Sometimes it seems like Bank of the Ozarks is the only show left in town, lending hundreds of millions to developers across the city amid a condo financing drought. Its aggressive approach has led some industry insiders to question whether the Arkansas-based lender is becoming overexposed to a downturn in the New York City condo market.
Not so, according to its chairman and CEO George Gleason.
Speaking on a first quarter earning call Tuesday, Gleason told analysts he feels confident that Ozarks will be paid off in full on loans it’s financing in the Empire State, though its developer clients may have to take a haircut on their own profits.
“I know when someone cuts their prices 3 percent or 8 percent on the listing prices on condos … it tends to freak folks out,” he said. “But the reality is we are typically in the 40s to 50 percent loan-to-cost and the 40s to 50 percent loan-to-value on those projects. If somebody cuts their prices 4 percent or 8 percent … the sponsors are still making a profit. They may not be making as much profit if they were getting full list price, but they are still making a profit. The mezzanine lenders are still getting paid off. We are still getting paid off.”
He encouraged analysts to keep the headlines “in perspective.”
“I read one the other day that said sales of condos in this part of New York were taking 103 days on the market versus 89 days a year ago,” he said. “Yes, if you are selling, you’d rather have your money two weeks earlier than not, but a two-week extension and time on the market — these are relatively modest issues that seem to get a disproportionate amount of attention.”
Gleason told analysts on Tuesday that he expects Ozarks to add between $3.1 billion and $4 billion in loans to its books nationwide this year.
He added that the bank is carefully assessing New York projects on a case-by-case basis in order to determine if they’re a safe bet.
“The key is what’s your project, who is your sponsor and what are their capabilities?” he explained. “What submarket and macro market is it in? And what are your leverage points and your cost-per-square-foot points? And are you building a project in a market at a cost that is going to be readily marketable and there is enough demand to justify that product? We are still finding a lot of opportunities in New York that fit that criteria.”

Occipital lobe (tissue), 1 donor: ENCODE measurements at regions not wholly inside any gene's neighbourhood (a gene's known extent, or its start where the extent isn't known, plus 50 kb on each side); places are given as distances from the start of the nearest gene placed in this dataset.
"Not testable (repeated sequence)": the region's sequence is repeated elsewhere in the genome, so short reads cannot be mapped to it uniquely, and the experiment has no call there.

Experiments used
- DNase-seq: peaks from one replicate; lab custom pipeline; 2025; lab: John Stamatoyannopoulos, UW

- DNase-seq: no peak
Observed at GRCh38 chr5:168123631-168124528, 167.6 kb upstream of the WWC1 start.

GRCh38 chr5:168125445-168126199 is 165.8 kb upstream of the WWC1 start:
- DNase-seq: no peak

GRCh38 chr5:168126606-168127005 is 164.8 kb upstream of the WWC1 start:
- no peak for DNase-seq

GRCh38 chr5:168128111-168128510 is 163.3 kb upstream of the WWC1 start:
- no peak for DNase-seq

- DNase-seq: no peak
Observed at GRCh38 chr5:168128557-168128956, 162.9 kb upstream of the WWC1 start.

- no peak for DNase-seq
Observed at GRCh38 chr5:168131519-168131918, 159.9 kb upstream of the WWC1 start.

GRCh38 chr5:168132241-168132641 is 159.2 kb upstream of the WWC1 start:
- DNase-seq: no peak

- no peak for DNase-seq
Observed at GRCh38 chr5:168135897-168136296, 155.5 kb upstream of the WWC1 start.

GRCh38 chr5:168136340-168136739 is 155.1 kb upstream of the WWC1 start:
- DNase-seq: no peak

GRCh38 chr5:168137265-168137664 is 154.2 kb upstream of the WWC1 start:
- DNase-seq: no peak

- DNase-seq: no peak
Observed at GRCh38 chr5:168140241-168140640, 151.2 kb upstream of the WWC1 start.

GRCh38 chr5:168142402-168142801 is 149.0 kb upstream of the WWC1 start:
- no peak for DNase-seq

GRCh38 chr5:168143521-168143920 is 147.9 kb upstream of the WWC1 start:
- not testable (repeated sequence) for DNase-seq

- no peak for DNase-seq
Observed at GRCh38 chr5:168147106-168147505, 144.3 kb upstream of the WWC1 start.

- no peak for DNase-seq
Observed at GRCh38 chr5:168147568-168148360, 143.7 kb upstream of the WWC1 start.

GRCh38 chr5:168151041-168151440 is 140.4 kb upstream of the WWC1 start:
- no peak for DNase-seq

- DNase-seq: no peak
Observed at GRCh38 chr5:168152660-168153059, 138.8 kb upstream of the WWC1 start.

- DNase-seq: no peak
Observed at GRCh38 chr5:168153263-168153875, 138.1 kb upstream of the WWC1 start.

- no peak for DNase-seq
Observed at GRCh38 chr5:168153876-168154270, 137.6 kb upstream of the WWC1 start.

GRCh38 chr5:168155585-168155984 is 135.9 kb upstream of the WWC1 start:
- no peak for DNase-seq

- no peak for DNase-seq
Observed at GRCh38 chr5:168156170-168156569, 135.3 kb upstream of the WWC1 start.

Ozarks, which was for most of its history a small community bank with a handful of branches in Arkansas, has been one of the most prolific lenders in the city in recent years. It recently provided a $108 million construction loan for Xinyuan Real Estate’s new condominium project at 615 10th Avenue in Hell’s Kitchen. It’s also a lender on JDS Development and the Chetrit Group’s Brooklyn megatower rental project at 9 Dekalb Avenue and on Tishman Speyer’s Macy’s development in Downtown Brooklyn.
Another of Ozarks’ clients, Extell Development’s Gary Barnett, recently told The Real Deal that there were few lenders looking at deals on an individual basis.
“Today, it’s not so much a question of loan-to-value as that condos are difficult to finance, period,” he said. “Not because they don’t make sense, but because, even if they’re guaranteed their money back, the banks just don’t want trouble. They don’t want to get a call from regulators saying they need to put more reserves forward, even if it’s not warranted. They know they can’t fight with Uncle Sam.”
Last year, Carson Block, founder of Muddy Waters Research, said he was shorting Ozarks’ stock because he believed the bank was moving too aggressively in the real estate space.
(To browse thousands of New York City new construction projects, visit TRData’s New Development page.)